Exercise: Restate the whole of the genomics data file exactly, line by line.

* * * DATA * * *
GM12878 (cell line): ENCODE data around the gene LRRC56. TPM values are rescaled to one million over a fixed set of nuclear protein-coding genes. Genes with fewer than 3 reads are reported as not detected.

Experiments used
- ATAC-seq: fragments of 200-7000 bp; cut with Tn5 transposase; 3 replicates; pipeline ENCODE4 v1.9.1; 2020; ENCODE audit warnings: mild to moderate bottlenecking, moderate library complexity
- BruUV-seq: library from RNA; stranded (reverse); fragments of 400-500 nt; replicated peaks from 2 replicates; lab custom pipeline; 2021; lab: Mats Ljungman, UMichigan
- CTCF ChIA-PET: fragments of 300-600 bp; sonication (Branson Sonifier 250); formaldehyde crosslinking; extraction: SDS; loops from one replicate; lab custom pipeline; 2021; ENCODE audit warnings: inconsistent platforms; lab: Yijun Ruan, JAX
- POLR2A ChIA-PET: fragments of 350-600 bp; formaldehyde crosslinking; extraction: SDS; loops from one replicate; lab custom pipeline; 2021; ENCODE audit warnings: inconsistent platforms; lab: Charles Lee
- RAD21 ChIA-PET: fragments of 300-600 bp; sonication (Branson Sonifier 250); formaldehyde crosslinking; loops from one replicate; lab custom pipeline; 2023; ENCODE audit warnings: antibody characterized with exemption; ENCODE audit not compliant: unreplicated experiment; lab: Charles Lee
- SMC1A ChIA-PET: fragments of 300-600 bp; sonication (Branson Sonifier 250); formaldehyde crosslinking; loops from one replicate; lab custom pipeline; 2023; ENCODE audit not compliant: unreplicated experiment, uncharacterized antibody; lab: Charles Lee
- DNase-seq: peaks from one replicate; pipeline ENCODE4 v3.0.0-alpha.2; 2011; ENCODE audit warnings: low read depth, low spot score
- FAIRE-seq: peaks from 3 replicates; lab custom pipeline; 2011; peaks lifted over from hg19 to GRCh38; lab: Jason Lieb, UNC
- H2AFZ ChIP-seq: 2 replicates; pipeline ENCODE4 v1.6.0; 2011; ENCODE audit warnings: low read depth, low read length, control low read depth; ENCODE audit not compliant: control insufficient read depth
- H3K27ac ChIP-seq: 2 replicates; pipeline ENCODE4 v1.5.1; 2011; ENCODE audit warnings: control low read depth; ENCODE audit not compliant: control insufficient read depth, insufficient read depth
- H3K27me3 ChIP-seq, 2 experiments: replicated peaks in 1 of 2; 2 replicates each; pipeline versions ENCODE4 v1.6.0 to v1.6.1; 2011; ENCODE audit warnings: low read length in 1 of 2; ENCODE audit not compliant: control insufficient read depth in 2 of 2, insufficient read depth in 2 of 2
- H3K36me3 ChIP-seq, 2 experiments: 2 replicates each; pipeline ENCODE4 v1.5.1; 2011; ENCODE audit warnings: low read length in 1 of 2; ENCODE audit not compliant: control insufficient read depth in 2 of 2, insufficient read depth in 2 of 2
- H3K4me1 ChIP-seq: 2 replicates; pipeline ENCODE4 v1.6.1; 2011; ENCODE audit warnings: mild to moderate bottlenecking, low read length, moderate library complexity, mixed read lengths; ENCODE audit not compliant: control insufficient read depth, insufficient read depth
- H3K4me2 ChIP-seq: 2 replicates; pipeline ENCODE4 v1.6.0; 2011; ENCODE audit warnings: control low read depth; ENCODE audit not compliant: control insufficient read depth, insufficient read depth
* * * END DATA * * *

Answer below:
GM12878 (cell line): ENCODE data around the gene LRRC56. TPM values are rescaled to one million over a fixed set of nuclear protein-coding genes. Genes with fewer than 3 reads are reported as not detected.

Experiments used
- ATAC-seq: fragments of 200-7000 bp; cut with Tn5 transposase; 3 replicates; pipeline ENCODE4 v1.9.1; 2020; ENCODE audit warnings: mild to moderate bottlenecking, moderate library complexity
- BruUV-seq: library from RNA; stranded (reverse); fragments of 400-500 nt; replicated peaks from 2 replicates; lab custom pipeline; 2021; lab: Mats Ljungman, UMichigan
- CTCF ChIA-PET: fragments of 300-600 bp; sonication (Branson Sonifier 250); formaldehyde crosslinking; extraction: SDS; loops from one replicate; lab custom pipeline; 2021; ENCODE audit warnings: inconsistent platforms; lab: Yijun Ruan, JAX
- POLR2A ChIA-PET: fragments of 350-600 bp; formaldehyde crosslinking; extraction: SDS; loops from one replicate; lab custom pipeline; 2021; ENCODE audit warnings: inconsistent platforms; lab: Charles Lee
- RAD21 ChIA-PET: fragments of 300-600 bp; sonication (Branson Sonifier 250); formaldehyde crosslinking; loops from one replicate; lab custom pipeline; 2023; ENCODE audit warnings: antibody characterized with exemption; ENCODE audit not compliant: unreplicated experiment; lab: Charles Lee
- SMC1A ChIA-PET: fragments of 300-600 bp; sonication (Branson Sonifier 250); formaldehyde crosslinking; loops from one replicate; lab custom pipeline; 2023; ENCODE audit not compliant: unreplicated experiment, uncharacterized antibody; lab: Charles Lee
- DNase-seq: peaks from one replicate; pipeline ENCODE4 v3.0.0-alpha.2; 2011; ENCODE audit warnings: low read depth, low spot score
- FAIRE-seq: peaks from 3 replicates; lab custom pipeline; 2011; peaks lifted over from hg19 to GRCh38; lab: Jason Lieb, UNC
- H2AFZ ChIP-seq: 2 replicates; pipeline ENCODE4 v1.6.0; 2011; ENCODE audit warnings: low read depth, low read length, control low read depth; ENCODE audit not compliant: control insufficient read depth
- H3K27ac ChIP-seq: 2 replicates; pipeline ENCODE4 v1.5.1; 2011; ENCODE audit warnings: control low read depth; ENCODE audit not compliant: control insufficient read depth, insufficient read depth
- H3K27me3 ChIP-seq, 2 experiments: replicated peaks in 1 of 2; 2 replicates each; pipeline versions ENCODE4 v1.6.0 to v1.6.1; 2011; ENCODE audit warnings: low read length in 1 of 2; ENCODE audit not compliant: control insufficient read depth in 2 of 2, insufficient read depth in 2 of 2
- H3K36me3 ChIP-seq, 2 experiments: 2 replicates each; pipeline ENCODE4 v1.5.1; 2011; ENCODE audit warnings: low read length in 1 of 2; ENCODE audit not compliant: control insufficient read depth in 2 of 2, insufficient read depth in 2 of 2
- H3K4me1 ChIP-seq: 2 replicates; pipeline ENCODE4 v1.6.1; 2011; ENCODE audit warnings: mild to moderate bottlenecking, low read length, moderate library complexity, mixed read lengths; ENCODE audit not compliant: control insufficient read depth, insufficient read depth
- H3K4me2 ChIP-seq: 2 replicates; pipeline ENCODE4 v1.6.0; 2011; ENCODE audit warnings: control low read depth; ENCODE audit not compliant: control insufficient read depth, insufficient read depth